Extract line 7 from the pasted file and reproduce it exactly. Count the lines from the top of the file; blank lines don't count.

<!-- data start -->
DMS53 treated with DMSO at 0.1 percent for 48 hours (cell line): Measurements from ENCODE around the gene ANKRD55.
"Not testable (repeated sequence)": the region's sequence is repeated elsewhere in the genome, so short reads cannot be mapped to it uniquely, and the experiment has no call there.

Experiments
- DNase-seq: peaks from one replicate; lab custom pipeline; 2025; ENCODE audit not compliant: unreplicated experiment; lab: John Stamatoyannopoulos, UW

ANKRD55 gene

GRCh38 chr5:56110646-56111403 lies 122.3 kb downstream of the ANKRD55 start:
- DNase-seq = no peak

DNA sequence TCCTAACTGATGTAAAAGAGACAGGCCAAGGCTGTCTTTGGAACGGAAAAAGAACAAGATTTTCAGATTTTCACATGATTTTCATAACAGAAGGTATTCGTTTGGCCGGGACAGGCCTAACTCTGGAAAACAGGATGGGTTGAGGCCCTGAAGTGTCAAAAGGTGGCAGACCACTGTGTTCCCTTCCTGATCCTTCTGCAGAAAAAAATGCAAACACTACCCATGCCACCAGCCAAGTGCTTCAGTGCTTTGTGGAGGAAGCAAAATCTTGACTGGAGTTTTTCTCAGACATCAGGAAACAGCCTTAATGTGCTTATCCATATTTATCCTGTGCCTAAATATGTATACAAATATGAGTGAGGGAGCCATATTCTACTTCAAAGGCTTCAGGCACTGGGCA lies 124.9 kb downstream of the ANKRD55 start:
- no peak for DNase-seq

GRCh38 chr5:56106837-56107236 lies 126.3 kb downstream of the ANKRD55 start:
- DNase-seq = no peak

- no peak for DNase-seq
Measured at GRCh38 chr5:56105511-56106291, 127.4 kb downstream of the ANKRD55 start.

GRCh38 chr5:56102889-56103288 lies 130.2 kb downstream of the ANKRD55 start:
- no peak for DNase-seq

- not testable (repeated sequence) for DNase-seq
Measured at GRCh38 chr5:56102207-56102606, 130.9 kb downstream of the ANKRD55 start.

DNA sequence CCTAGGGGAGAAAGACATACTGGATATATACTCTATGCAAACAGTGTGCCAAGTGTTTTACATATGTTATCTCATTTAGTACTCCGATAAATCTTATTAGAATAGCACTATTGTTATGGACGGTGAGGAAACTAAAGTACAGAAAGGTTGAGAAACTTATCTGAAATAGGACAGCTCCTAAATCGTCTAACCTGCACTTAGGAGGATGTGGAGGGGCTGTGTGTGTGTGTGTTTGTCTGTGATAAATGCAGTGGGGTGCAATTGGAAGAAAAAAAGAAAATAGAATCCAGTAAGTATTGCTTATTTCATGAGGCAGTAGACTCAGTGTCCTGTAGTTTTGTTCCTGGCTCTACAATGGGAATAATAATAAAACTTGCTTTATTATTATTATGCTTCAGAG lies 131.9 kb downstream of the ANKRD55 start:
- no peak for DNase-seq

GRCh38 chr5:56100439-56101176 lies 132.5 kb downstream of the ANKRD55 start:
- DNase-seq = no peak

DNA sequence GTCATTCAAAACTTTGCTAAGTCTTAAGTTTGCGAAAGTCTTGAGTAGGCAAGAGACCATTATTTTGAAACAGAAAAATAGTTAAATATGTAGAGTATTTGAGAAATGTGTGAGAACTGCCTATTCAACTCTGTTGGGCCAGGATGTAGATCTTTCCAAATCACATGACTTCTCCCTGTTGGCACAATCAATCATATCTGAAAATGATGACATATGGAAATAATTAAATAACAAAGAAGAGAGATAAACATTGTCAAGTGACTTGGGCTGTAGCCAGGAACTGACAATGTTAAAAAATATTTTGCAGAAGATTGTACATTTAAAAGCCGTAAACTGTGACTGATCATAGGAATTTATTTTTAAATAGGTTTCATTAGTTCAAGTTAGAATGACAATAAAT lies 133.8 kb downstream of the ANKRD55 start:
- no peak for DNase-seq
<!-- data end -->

- DNase-seq = no peak